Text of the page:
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February 22, 2019

Friday news roundup February 22, 2019

Friday news roundup February 22, 2019

Kenya’s High Court postponed its ruling on a colonial-era ban on same-sex relationships. Judge Chacha Mwita told the Nairobi court, which was expected to make its ruling on February 22, that the bench needed more time. Same-sex relationships are currently illegal in many African countries, and in Kenya, they can result in a 14-year jail sentence. Between 2013 and 2017, 534 people were arrested for being in same-sex relationships in the country. Campaigners, who have become increasingly vocal in recent years, say the colonial-era law violates Kenya’s 2010 constitution, which guarantees equality, dignity, and privacy for all citizens. Kenya’s High Court began hearings on the law last year. A decision is now expected on May 24.

Google will stop using mandatory arbitration clauses with its workers. The company will no longer require current and future employees to take disputes with the company to arbitration. Such clauses have been heavily criticized for denying workers the ability to take their employers to court, including over sexual harassment. In 2018, 20,000 employees walked out in opposition to how Google was handling internal complaints. As a result the search giant dropped mandatory arbitration for cases of sexual harassment and assault. On February 21, a company spokeswoman said the practice would be ended altogether. However, while Google will remove mandatory arbitration from legal agreements it reaches directly with its contract and temporary workforce, third-parties who employ sub-contracted staff for the company will not have to institute the same changes.

Russia’s shadow economy was 20% of the country’s GDP in 2018, according to the Rosfinmonitoring state financial watchdog. The watchdog recorded 20.7 trillion rubles ($315.9 billion) in undeclared imports and income taxes, as well as under-the-table salaries and other suspicious transactions, in 2018, according to reports. Almost 15 million Russians are believed to have worked off the books in 2018 with a total illicit payroll of around 11 trillion rubles. The 2018 figure is bigger than that allocated to total federal budget spending in 2019 (18 trillion rubles). The figures, however, do represent a fall from previous years; in 2016, the shadow economy was estimated to have a value of 24.3 trillion rubles, or 28% of GDP.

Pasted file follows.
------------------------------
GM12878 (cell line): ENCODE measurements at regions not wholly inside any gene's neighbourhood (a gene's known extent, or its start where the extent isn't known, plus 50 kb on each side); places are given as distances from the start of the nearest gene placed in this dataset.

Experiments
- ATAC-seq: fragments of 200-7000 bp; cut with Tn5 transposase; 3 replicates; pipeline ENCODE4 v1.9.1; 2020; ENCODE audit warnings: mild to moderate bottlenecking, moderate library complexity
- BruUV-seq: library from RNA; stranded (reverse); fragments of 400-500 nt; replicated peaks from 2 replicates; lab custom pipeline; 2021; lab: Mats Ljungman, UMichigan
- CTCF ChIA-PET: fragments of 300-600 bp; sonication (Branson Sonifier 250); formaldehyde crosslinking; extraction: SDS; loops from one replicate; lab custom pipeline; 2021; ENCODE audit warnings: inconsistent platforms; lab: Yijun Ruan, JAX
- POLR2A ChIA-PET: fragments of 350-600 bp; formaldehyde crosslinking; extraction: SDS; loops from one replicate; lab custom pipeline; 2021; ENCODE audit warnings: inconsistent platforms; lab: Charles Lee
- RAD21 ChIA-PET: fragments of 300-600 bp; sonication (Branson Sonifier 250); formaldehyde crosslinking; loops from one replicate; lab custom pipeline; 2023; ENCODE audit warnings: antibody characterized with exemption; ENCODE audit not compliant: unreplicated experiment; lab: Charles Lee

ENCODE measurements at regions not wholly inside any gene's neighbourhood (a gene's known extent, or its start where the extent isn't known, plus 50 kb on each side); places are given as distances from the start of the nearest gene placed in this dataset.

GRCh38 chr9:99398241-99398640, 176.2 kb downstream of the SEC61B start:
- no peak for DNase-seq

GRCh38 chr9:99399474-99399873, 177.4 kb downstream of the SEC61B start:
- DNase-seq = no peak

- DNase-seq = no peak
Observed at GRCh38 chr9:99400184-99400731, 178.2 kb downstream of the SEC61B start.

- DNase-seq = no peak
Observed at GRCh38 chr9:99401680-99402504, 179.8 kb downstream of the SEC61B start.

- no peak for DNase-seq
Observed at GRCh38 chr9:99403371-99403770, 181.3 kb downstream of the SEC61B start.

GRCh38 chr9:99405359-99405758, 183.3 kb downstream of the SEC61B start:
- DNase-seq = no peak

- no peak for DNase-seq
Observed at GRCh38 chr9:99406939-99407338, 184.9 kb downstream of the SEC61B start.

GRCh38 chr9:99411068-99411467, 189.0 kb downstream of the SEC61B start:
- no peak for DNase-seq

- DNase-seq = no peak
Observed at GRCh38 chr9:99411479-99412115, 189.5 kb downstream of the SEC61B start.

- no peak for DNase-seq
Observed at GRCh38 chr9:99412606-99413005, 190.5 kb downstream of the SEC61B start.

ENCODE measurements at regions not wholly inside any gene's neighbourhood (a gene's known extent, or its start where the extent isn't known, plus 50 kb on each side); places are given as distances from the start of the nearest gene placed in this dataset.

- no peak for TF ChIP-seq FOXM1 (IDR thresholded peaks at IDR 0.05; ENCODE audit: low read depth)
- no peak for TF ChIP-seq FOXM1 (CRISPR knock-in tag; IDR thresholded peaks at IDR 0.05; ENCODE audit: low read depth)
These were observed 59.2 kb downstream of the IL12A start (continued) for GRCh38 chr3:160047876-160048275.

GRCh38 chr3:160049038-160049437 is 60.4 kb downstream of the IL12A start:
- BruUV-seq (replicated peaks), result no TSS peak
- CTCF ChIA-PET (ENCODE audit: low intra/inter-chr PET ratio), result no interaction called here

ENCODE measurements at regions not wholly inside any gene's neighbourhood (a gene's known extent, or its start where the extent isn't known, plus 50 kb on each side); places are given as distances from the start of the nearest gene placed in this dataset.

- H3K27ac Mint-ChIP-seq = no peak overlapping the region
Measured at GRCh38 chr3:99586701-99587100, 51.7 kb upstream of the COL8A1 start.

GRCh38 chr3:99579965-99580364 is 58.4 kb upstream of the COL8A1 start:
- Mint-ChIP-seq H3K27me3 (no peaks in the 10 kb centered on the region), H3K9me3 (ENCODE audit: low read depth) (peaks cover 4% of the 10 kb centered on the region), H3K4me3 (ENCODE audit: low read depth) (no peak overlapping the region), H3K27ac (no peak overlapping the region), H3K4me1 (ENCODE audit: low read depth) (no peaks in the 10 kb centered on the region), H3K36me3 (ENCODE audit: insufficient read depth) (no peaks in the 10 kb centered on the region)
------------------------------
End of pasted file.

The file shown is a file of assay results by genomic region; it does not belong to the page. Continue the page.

Venezuela is to close its border with Brazil. President Nicolas Maduro is also considering closing the border with Colombia—a move that would seal off most of Venezuela’s inland periphery. The country is experiencing a socioeconomic and political crisis. Food shortages are widespread, the public health system has collapsed, and more than three million Venezuelans are estimated to have left the country in the past three years. Controversial elections in 2013 and 2018 have also resulted in a leadership battle between incumbent Maduro and opposition leader and self-declared president Juan Guaido. Foreign aid is currently being assembled in both Brazil and Colombia, at the call of Juan Guaido. However, Maduro opposes the new aid shipments, referring to the aid campaign as “a provocation.” A UN spokesperson stated: “We follow humanitarian principles of where aid should be distributed independent of political, military, or any other objectives.”

Read IZA World of Labor articles on the shadow economy and discrimination.